I’m effected by cloud issues I can’t control.
The environment may go down at any time. And when it does, it’s my problem.
— Cory House (@housecor) October 6, 2019
Firstly I should say that I really like Cory, and his work — but on this topic I think Cory is wrong. “DevOps” may have slow feedback loops in ways that are too big to discuss today. But I don’t think “DevOps” is inherently slower than other types of engineering, you just need the right setup. And I think by using Terraform you can get a correct setup that makes feedback loops fast, and ultimately makes your learning quicker.
So — without further ado — let’s discuss the five reasons Infrastructure As Code should be your first step to learning Cloud Engineering.
Reason 1: Faster Feedback Loops With Terraform Plan
As Cory said, when it comes to learning or implementing technology it’s important that we can experiment easily. We want to be able to update code and instantly see the results of what we did, so that we know whether we’re right, or wrong and where we need to course correct.
And in the web development world, we get fast feedback through techniques such as TDD. We write the test first, leave it running and then write the code to match the tests. Tests help us work through our problems piece-by-piece, ensuring that we haven’t broken anything along the way. And an iterative approach can take away some serious headaches.
When you write your infrastructure-as-code with Terraform, you’re going through the same TDD loop. Except, in Terraform, we execute the feedback loop by running a command called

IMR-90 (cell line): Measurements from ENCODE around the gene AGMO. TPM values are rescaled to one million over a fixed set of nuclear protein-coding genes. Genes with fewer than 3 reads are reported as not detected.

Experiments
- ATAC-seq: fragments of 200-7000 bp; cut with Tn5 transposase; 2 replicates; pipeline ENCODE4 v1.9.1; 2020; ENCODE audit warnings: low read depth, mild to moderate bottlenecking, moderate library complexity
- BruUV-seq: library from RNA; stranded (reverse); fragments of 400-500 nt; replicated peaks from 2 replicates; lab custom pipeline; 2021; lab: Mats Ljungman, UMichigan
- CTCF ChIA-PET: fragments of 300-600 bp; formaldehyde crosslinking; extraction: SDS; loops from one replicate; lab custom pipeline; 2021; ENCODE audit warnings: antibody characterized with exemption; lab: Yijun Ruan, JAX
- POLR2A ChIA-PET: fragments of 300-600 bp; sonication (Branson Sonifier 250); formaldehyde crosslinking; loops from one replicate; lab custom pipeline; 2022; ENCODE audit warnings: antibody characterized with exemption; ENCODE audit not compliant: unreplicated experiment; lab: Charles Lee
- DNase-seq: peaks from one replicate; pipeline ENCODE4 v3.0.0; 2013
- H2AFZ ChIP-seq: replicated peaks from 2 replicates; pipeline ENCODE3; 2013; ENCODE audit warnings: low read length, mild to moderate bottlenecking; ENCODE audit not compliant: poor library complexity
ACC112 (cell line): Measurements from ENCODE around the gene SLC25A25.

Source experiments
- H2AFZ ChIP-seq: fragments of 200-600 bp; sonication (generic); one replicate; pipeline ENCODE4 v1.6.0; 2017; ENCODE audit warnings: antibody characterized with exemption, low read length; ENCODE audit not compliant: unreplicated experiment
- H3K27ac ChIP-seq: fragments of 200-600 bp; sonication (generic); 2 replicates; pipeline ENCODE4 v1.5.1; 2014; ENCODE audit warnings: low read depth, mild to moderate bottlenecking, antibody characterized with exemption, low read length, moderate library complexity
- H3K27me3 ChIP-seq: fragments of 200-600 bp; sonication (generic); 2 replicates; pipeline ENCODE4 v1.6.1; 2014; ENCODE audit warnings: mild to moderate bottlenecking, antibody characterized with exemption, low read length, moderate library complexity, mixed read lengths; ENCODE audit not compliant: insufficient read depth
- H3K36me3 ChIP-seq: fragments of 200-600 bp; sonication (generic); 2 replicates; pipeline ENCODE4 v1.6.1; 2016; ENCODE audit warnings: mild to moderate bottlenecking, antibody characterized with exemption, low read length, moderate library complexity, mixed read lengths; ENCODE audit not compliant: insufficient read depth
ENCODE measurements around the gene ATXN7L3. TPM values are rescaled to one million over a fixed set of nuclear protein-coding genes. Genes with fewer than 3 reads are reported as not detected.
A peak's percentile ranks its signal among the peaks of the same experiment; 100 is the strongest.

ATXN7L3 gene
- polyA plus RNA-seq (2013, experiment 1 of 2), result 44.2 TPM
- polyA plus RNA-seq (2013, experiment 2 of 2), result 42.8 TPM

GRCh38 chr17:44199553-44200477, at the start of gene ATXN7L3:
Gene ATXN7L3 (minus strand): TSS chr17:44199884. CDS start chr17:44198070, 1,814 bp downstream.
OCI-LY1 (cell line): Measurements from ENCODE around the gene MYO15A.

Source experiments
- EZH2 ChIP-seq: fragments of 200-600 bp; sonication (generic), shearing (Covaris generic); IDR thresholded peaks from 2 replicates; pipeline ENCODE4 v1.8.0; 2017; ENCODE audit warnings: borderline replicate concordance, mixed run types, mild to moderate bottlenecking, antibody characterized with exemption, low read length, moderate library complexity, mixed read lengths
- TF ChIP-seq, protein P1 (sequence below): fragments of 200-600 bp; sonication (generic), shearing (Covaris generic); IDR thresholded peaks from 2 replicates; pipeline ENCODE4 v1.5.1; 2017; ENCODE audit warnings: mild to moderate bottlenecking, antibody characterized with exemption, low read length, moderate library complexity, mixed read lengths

terraform plan. A Terraform plan is a dry-run command that outputs a so called “execution plan”. An execution plan simply tells you what is going to happen when you run your Infrastructure As Code script. What will be destroyed? What will be created? Or what will be updated?
If you know your target state, similar to a test in TDD, you can easily tinker with your Terraform code until the
terraform plan returns as you expected. If you missed required fields, Terraform will tell you, if you made a syntax error, Terraform will tell you. All of these bits of early feedback contribute to the fast feedback loops that help reduce the friction and frustration of learning.
When we contrast the speed and repeatability of running Terraform and Infrastructure As Code versus poking around in interfaces making changes manually… Terraform wins. Hands down.
Reason 2: Easy Roll Back
The next reason that Infrastructure As Code helps you to learn Cloud Engineering is through easy rollbacks.